In a minor decision this week, Judge Denise Cote limited the state statutory penalties Apple faces after being found liable for conspiring with five major publisher to fix e-book prices at its June trial. While Apple remains on the hook for damages, as well as some state penalties, Cote’s ruling will likely knock a little off the final amount Apple could eventually be ordered to pay.

In her decision, Cote held that Apple could be held liable for state penalties under any state statute “congruent” with section one of the Sherman Act, and the case litigated at trial. But, “to the extent that a violation of a state statute…requires proof of an element beyond that of Section one of the Sherman Act,” she held, “Plaintiff States' claims for civil penalties under these state statutes will be dismissed.” With the trial record now closed, Cote said the court would “make no further factual findings” necessary to establish additional state penalties.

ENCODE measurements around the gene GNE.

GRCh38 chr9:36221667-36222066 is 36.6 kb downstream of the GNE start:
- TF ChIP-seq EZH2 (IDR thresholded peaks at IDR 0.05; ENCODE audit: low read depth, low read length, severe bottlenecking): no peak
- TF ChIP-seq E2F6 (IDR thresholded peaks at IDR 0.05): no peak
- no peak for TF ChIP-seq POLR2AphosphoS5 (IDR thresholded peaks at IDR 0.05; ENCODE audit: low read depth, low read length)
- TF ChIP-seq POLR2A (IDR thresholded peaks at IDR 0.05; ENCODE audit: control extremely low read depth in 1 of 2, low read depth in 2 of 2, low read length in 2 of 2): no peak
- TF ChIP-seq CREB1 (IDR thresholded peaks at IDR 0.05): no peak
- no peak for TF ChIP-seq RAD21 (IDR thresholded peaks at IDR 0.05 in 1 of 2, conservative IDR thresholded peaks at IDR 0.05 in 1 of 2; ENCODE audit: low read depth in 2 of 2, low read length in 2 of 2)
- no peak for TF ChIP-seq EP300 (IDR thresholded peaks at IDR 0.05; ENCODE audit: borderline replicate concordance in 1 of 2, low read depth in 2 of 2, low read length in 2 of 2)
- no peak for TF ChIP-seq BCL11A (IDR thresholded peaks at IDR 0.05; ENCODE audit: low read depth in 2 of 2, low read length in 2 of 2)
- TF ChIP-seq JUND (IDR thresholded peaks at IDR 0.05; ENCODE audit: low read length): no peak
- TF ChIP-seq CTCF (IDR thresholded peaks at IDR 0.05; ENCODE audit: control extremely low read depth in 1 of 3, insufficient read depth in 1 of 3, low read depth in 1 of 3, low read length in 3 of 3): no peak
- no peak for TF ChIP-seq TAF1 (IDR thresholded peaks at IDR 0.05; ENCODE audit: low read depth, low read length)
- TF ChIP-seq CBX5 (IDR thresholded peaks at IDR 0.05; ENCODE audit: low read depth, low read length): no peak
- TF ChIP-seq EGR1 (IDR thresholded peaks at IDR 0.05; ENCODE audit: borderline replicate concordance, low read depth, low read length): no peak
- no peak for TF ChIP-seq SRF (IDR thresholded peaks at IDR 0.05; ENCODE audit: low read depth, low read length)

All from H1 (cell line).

In addition, Cote’s order defined Apple’s liability as determined at trial as “one violation,” which also limits Apple's exposure. If assessed, the state penalties would add only nominally to Apple’s final payout. According to an appendix submitted by the states, penalties in some states are limited to as little as $2,000 per violation, and capped at $1 million in many others.

Apple is still liable for a big number when it comes to damages, which are scheduled to be determined at a May, 2014 trial.

Meanwhile, the order also suggested there is ongoing friction between Apple and the states and consumer class over collateral estoppel: that is, the degree to which Apple's liability as determined at trial translates into liability for monetary damages in the state and consumer actions.

Apple is fighting hard to limit its liability, as one would expect. In her order, however, Judge Cote pressed again for the two sides to agree on a stipulation of liability. If such a stipulation cannot be reached, however, as seems likely, then briefings on the liablility aspect are due by March 7, 2014.